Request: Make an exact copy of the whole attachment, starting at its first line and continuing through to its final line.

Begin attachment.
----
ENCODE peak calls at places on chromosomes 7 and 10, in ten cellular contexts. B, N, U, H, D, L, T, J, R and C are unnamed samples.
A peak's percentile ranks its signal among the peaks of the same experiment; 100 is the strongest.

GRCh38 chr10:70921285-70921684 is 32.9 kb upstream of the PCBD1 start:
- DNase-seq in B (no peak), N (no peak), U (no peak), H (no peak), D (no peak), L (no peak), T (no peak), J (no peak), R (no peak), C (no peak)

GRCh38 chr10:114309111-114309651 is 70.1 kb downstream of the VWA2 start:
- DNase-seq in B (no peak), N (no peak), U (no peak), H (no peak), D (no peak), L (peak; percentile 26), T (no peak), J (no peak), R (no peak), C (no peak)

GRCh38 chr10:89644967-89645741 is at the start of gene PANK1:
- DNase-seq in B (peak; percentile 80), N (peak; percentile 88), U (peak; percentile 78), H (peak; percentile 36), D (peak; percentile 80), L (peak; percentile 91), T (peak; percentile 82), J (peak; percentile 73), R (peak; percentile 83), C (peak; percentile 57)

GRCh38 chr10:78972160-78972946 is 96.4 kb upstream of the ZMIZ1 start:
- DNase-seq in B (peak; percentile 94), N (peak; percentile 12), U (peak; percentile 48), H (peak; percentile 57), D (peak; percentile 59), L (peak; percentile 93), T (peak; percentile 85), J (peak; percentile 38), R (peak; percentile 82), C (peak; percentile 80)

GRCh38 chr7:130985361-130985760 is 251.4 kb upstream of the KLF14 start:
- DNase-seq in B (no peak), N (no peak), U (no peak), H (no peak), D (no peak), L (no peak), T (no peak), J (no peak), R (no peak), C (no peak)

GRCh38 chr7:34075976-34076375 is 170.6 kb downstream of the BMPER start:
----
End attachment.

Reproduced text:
ENCODE peak calls at places on chromosomes 7 and 10, in ten cellular contexts. B, N, U, H, D, L, T, J, R and C are unnamed samples.
A peak's percentile ranks its signal among the peaks of the same experiment; 100 is the strongest.

GRCh38 chr10:70921285-70921684 is 32.9 kb upstream of the PCBD1 start:
- DNase-seq in B (no peak), N (no peak), U (no peak), H (no peak), D (no peak), L (no peak), T (no peak), J (no peak), R (no peak), C (no peak)

GRCh38 chr10:114309111-114309651 is 70.1 kb downstream of the VWA2 start:
- DNase-seq in B (no peak), N (no peak), U (no peak), H (no peak), D (no peak), L (peak; percentile 26), T (no peak), J (no peak), R (no peak), C (no peak)

GRCh38 chr10:89644967-89645741 is at the start of gene PANK1:
- DNase-seq in B (peak; percentile 80), N (peak; percentile 88), U (peak; percentile 78), H (peak; percentile 36), D (peak; percentile 80), L (peak; percentile 91), T (peak; percentile 82), J (peak; percentile 73), R (peak; percentile 83), C (peak; percentile 57)

GRCh38 chr10:78972160-78972946 is 96.4 kb upstream of the ZMIZ1 start:
- DNase-seq in B (peak; percentile 94), N (peak; percentile 12), U (peak; percentile 48), H (peak; percentile 57), D (peak; percentile 59), L (peak; percentile 93), T (peak; percentile 85), J (peak; percentile 38), R (peak; percentile 82), C (peak; percentile 80)

GRCh38 chr7:130985361-130985760 is 251.4 kb upstream of the KLF14 start:
- DNase-seq in B (no peak), N (no peak), U (no peak), H (no peak), D (no peak), L (no peak), T (no peak), J (no peak), R (no peak), C (no peak)

GRCh38 chr7:34075976-34076375 is 170.6 kb downstream of the BMPER start: